Zeppole Fritte 'Napoletane di Nonna Gianna' Converted into Delightful Gluten-Free Alternatives!

One of our followers recently asked if I would create a gluten-free version of ‘Zeppole Fritte’ (or fried dough), those that you would typically find at an Italian festival or carnival.

A little history on Zeppole…..

Zeppole are known by other names and prepared in slightly different ways in the various regions of southern Italy. The ‘Zeppola di San Giuseppe’ is a typical dessert of the Campania pastry tradition and landed for the first time on paper in 1837 by a famous Neapolitan gastronomist Ippolito Cavalcanti, Duca di Buonvicino.

There are several different hypothesis or versions of where the classic ‘Zeppole of San Giuseppe’ originated. But since I’m from Naples, I’ll go with the Neapolitan hypothesis where the classic zeppola of Saint Joseph, as we know it, was born as a street food. Tradition has it that the Neapolitan friars used to display their culinary art by frying the zeppole on the street, in front of their shop, and consumed during the 'Festa di San Giuseppe' (St. Joesph’s Day) celebrated every March 19th, the end of winter and beginning of spring. Since the middle ages (or medieval period), March 19th was decreed Father’s Day.

Originally, they were baked and not deep-fried because too much oil was used and it was not cost-effective. Some believed that in the 16th century, the convent of Santa Patrizia in Naples was the first to make baked zeppole. But many believe that zeppole were made popular by Pasquale Pintauro, a 19th century baker in Naples who set up his cart on the street every March 19th to sell to celebrating pedestrians. There must be something to the name Pasquale or Pasqualina…..😃

My mamma has always made ‘zeppole’ during the Christmas holiday - a family tradition that has been around for many years and a favorite holiday sweet! The traditional name for zeppole is actually ‘scauratielli,’ composed of water, oil and flour in the shape of a knot and garnished with sugar.

Today, I present you the gluten-free version based on my mamma’s traditional recipe, which she learned from her manna and my nonna, Pasqualina.

I hope you enjoy them as much as we did!

Pasqualina’s Gluten-Free Zeppole, A Nonna Gianna Specialty!

Yields: about 16 zeppole

Prep Time: 20 min

Cooking Time: 20 min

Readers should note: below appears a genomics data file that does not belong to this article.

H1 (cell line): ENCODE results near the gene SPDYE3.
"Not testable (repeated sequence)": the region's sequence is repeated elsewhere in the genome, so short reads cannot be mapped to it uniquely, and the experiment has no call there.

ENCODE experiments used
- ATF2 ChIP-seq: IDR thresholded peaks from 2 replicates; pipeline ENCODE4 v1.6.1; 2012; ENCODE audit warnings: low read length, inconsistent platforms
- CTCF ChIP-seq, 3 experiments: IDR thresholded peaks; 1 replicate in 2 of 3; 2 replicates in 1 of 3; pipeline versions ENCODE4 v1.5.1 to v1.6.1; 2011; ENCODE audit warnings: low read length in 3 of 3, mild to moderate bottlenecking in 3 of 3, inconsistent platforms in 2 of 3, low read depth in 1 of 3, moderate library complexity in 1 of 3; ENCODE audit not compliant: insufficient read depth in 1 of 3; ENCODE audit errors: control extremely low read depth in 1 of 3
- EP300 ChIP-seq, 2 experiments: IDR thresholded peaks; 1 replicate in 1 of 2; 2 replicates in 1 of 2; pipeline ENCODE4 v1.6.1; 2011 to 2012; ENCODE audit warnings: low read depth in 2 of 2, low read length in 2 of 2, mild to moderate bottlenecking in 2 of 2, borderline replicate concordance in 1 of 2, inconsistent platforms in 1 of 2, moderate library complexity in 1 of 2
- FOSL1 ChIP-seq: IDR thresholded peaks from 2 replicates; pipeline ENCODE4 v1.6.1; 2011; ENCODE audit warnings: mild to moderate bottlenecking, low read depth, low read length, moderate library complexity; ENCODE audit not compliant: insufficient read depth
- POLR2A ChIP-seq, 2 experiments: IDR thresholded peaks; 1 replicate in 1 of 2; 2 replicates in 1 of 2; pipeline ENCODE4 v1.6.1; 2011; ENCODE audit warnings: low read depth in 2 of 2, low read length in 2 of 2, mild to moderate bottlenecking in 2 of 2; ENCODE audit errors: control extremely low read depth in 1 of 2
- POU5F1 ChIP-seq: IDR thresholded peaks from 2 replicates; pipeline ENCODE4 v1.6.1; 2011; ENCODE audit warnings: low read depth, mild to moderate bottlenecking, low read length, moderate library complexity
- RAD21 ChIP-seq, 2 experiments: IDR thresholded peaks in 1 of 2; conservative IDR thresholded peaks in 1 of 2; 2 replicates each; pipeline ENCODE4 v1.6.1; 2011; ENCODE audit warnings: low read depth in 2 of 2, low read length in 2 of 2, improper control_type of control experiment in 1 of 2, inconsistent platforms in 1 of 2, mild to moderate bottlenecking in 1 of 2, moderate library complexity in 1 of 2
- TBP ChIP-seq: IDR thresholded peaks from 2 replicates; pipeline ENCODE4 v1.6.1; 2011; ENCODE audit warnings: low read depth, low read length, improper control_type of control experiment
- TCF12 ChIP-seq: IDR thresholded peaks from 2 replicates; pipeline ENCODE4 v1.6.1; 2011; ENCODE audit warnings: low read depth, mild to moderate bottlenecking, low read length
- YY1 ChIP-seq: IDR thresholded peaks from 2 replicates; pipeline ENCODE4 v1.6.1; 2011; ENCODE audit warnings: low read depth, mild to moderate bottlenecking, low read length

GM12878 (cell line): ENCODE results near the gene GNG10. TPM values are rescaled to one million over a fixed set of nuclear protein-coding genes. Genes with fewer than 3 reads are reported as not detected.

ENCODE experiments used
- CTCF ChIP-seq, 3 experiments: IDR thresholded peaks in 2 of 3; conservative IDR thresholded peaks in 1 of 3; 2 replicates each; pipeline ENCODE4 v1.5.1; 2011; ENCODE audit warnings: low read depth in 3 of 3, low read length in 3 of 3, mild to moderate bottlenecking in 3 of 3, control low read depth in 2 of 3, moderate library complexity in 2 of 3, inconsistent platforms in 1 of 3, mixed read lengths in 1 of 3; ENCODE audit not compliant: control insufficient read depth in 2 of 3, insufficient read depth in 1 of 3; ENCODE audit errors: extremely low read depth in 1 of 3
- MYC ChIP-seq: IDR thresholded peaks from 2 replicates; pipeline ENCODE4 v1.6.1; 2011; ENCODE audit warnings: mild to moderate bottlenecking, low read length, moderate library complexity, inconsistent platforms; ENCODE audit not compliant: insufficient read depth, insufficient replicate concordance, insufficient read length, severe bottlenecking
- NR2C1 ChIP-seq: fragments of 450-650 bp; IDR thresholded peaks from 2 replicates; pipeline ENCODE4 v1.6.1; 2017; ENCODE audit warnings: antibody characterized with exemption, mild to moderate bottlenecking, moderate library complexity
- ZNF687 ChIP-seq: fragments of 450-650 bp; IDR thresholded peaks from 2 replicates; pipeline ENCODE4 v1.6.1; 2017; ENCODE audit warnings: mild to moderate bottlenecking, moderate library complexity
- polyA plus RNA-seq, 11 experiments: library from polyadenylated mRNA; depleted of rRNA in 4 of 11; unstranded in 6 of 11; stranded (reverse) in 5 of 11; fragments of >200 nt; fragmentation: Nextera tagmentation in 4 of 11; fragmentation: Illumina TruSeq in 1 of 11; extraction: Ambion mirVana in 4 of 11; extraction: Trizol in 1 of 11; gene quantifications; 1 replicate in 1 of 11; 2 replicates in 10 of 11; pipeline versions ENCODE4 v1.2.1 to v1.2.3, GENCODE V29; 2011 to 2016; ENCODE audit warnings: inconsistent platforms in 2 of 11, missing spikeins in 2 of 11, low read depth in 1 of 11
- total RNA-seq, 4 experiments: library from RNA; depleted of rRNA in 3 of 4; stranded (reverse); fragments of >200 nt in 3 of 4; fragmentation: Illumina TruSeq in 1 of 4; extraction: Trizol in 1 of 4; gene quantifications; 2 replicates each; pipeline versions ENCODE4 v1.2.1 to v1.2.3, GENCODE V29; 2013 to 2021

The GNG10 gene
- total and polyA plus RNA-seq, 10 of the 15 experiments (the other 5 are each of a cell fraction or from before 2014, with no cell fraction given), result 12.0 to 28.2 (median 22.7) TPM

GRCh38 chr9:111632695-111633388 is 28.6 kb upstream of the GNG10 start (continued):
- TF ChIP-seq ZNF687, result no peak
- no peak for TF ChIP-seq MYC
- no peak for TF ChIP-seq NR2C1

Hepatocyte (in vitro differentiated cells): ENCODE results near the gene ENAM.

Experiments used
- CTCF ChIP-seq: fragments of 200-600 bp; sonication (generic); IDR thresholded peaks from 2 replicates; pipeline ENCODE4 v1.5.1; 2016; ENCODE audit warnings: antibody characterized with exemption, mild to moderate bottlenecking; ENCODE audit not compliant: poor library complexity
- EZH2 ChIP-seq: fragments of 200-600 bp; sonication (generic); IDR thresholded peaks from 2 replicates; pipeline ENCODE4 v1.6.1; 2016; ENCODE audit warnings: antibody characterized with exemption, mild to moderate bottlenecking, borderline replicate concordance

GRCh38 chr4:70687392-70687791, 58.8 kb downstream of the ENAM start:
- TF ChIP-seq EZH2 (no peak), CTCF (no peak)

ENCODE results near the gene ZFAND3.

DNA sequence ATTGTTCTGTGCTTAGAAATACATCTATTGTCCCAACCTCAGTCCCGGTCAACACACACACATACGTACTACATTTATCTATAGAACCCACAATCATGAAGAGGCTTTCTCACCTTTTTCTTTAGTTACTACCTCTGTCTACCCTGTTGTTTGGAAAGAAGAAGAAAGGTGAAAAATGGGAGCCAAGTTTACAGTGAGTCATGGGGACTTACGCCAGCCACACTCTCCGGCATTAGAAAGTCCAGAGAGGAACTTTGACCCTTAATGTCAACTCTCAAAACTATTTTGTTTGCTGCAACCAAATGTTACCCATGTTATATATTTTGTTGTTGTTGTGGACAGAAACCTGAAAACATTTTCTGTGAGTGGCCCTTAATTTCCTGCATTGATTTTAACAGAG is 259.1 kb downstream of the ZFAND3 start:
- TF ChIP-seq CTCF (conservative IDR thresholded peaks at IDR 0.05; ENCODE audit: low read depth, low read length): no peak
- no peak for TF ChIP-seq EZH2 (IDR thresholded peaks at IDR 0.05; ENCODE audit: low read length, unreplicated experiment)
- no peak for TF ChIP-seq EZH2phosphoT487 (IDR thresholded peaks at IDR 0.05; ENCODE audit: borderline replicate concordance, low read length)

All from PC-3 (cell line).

• 1 cup warm water

  • 1 tablespoon extra virgin olive oil

  • 1 tablespoon honey

  • 1 teaspoon yeast

  • 2 cups all purpose gluten-free flour, sifted

  • 1 teaspoon sea salt

  • 2 large eggs

  • Organic sunflower, canola, or vegetable oil for frying


  • In a bowl add water, olive oil, honey and yeast. Mix well and set aside, covered with a kitchen cloth, for about 5 minutes, until it foams and looks creamy.

  • In a mixing bowl, add flour, salt and mix well. Add eggs and yeast mixture and mix with a wooden spoon until well combined. Cover with plastic wrap or clean kitchen towel and let it rest for 1 hour.

  • Prepare a baking sheet lined with paper towels.

  • Using a deep sauce pan, add frying oil to a depth of 3 inches. Use a frying thermometer to reach a temperature of 370 degrees F.

  • Use two tablespoons - one to scoop out the dough and the other spoon to push the dough off - and gently drop it into the hot oil being careful not to burn yourself. You can also use a 1.5 tablespoon scoop. Fry about 4 to 5 zeppole at a time, depending on the size of your pan. Do not crowd the zeppole in the pan. Cook until golden brown and puffy, turning the zeppole with either a fork or a small spider strainer to fry evenly on all sides.

  • Using a spider strainer, remove zeppole from oil and transfer to the prepared baking sheet lined with paper towels to drain. Once all zeppole are fried and drained, generously sprinkle them with powdered sugar or you can place the hot zeppole in a brown paper bag, add powdered sugar and shake. Serve hot!


23 views0 comments